In Bigoni and Drugan (2007) it has been shown that classical homogenization results describe accurately elastic properties of heterogeneous materials in situations where the bodies are subjected to slowly-varying loading and the displacement and stress gradients are small. If high gradients are present, standard homogenized materials cannot represent the physical response of composite elastic media. Moreover, approaches based on classical elasticity theory cannot always predict enough accurately the size effect experimentally observed when the representative scale of the deformation field becomes comparable to the length scale of the microstructure (Lakes, 1986). For example, it has been detected that in presence of stress concentration, such as near inclusions and holes, the strength of the material is higher if the grain size is smaller, and that the bending and torsional strength of beams and wires are greater if their cross-section is thinner (Fleck et al., 1994). Since stress concentration factors derived applying standard homogenization procedures to Cauchy elastic materials depend only on the shape of the inhomogeneities and not on its size, they cannot describe accurately these effects. On the other hand, the utilization of multi-scale techniques for studying microstructural properties of the materials implies challenging numerical computations, and the validation of the results requires a critical comparison with analytical solutions and experimental data.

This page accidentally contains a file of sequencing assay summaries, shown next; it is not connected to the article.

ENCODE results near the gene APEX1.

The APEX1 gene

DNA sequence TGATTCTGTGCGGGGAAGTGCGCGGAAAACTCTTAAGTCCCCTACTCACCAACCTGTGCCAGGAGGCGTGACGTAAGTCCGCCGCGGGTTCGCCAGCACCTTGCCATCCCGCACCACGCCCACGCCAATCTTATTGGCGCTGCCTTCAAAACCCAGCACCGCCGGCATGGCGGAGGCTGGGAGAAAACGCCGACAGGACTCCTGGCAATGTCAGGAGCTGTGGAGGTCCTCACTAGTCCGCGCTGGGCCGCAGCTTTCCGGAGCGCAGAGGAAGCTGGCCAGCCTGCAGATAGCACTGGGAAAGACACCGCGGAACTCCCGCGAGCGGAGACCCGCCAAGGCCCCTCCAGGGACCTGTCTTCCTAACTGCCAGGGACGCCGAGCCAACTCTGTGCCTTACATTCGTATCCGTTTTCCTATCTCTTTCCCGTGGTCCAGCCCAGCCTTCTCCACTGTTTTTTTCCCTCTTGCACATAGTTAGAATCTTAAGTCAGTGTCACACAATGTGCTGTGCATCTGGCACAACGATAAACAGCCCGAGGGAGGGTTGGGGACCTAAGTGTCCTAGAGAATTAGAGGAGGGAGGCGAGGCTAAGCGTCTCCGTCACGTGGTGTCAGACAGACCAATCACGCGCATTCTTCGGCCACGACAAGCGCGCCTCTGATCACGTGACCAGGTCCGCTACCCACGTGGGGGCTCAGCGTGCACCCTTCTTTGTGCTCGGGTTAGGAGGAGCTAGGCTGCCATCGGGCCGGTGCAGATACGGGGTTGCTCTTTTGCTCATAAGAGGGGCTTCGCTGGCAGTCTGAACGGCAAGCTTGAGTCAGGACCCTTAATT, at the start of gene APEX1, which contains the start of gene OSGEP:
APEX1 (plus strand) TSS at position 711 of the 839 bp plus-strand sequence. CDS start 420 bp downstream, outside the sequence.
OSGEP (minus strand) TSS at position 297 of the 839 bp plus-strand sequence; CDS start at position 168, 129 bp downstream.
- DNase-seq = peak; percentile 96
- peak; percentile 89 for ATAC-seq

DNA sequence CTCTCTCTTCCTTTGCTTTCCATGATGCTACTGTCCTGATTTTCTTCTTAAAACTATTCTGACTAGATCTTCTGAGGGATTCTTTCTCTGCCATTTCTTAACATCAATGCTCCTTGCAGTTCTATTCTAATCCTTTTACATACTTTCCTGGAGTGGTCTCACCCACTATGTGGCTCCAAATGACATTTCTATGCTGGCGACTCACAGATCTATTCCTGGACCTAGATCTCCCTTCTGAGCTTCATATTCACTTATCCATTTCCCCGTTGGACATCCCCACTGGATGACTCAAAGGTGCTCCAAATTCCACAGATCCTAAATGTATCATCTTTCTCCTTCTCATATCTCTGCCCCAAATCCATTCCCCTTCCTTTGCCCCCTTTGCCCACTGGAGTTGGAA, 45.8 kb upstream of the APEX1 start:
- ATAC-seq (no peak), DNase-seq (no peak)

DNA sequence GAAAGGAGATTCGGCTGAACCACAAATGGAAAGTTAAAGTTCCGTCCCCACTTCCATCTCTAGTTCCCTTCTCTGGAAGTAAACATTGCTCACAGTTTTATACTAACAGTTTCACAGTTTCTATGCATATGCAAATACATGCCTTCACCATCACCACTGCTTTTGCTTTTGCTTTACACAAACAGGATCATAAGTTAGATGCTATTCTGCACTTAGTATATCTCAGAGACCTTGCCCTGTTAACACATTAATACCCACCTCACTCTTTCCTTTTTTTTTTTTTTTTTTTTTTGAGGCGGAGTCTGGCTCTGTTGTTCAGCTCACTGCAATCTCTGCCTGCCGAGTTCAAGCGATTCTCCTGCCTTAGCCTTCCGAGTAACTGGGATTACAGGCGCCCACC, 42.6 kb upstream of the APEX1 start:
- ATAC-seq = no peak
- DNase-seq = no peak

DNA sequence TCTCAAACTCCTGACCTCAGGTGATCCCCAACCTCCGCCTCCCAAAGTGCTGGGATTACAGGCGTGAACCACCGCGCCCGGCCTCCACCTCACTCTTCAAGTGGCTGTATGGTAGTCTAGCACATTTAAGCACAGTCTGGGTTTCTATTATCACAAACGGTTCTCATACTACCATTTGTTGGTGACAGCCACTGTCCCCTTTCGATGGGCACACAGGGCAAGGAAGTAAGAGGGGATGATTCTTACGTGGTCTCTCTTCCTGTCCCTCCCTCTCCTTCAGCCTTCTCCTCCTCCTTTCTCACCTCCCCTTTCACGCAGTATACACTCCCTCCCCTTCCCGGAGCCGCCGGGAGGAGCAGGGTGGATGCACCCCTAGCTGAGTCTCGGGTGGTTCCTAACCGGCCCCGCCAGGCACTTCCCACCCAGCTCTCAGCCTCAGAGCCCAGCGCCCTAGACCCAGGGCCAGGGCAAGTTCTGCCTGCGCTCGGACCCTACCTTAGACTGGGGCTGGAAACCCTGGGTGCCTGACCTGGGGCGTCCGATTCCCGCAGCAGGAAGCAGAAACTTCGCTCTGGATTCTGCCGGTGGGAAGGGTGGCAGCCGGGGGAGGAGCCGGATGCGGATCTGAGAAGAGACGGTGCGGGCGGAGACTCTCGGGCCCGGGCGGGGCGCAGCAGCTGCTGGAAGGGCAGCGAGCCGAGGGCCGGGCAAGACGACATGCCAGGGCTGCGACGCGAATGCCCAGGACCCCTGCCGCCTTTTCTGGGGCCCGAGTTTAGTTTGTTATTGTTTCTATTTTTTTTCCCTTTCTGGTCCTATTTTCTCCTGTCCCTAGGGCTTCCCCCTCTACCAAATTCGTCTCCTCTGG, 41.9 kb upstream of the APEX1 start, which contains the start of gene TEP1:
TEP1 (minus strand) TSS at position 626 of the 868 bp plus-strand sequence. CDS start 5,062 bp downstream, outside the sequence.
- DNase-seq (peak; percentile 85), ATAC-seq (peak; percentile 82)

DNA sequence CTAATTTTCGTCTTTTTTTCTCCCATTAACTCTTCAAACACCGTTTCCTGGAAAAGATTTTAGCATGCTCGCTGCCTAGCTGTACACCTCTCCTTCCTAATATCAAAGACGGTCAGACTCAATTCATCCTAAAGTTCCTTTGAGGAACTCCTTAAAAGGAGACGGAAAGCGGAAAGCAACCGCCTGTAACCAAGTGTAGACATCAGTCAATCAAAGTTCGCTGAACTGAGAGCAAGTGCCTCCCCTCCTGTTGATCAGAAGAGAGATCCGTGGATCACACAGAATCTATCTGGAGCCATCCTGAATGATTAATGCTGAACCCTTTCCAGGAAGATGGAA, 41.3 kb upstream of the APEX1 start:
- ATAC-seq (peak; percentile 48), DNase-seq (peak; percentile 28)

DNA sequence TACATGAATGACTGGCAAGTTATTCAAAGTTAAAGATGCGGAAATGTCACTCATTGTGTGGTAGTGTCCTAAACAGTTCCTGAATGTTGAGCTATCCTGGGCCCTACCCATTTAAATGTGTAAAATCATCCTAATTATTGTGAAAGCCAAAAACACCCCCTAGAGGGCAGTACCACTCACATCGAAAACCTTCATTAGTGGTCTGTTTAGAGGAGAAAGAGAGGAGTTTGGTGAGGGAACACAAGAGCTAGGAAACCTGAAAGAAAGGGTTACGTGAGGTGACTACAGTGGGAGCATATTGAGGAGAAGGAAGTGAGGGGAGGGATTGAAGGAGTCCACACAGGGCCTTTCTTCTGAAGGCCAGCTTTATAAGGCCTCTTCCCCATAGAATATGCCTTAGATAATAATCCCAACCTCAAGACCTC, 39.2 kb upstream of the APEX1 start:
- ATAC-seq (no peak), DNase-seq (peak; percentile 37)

Generalized theories of continuum mechanics, such as micropolar elasticity (Cosserat and Cosserat, 1909), indeterminate couple stress elasticity (Koiter, 1964) and strain gradient theories (Fleck and Hutchinson, 2001; Aifantis, 2011; Dal Corso and Willis, 2011), may be considerate as an effort to include rigorously defined characteristic length scales and to study influence of microstructures on the material behavior avoiding strong numerical calculations required by multi-scale approaches. Indeed, exact analytical formulas for characteristic lengths in couple stress elastic materials have been derived via higher order homogenization of heterogeneous Cauchy elastic materials by Bigoni and Drugan (2007) and via numerical computations by Askes and Aifantis (2011). Analytical solutions derived for couple stress and strain gradient solids can also be used for validating results of numerical simulations and analyzing experimental data obtained for materials with microstructures (Lakes, 1995).